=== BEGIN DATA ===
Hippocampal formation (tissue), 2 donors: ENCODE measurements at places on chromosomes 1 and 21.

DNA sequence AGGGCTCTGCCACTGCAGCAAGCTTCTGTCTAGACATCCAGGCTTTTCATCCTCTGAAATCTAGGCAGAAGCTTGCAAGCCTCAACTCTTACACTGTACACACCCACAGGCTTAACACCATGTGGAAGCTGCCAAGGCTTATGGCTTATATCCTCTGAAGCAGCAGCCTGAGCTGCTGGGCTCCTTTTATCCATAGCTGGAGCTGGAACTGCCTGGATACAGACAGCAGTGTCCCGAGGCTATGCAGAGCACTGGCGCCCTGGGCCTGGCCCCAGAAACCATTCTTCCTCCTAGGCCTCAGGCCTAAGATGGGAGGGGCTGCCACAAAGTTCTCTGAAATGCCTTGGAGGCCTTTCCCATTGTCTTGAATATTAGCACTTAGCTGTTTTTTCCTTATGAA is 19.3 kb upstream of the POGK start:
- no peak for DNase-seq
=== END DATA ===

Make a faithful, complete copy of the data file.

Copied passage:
Hippocampal formation (tissue), 2 donors: ENCODE measurements at places on chromosomes 1 and 21.

DNA sequence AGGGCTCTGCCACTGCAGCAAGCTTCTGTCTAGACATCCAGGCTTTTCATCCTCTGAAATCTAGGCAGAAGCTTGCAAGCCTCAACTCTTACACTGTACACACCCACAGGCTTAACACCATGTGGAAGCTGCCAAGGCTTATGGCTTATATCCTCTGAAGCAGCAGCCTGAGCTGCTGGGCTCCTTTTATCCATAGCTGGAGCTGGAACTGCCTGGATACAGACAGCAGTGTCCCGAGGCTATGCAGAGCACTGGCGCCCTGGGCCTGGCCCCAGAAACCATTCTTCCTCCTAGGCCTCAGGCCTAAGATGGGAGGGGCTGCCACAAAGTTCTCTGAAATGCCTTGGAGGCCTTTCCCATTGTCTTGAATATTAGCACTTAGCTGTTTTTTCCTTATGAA is 19.3 kb upstream of the POGK start:
- no peak for DNase-seq